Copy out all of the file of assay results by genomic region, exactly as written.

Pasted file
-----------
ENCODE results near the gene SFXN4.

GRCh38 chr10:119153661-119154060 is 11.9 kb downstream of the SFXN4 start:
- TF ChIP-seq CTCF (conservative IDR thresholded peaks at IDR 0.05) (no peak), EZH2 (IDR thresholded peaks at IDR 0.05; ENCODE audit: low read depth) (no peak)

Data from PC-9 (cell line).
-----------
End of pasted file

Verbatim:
ENCODE results near the gene SFXN4.

GRCh38 chr10:119153661-119154060 is 11.9 kb downstream of the SFXN4 start:
- TF ChIP-seq CTCF (conservative IDR thresholded peaks at IDR 0.05) (no peak), EZH2 (IDR thresholded peaks at IDR 0.05; ENCODE audit: low read depth) (no peak)

Data from PC-9 (cell line).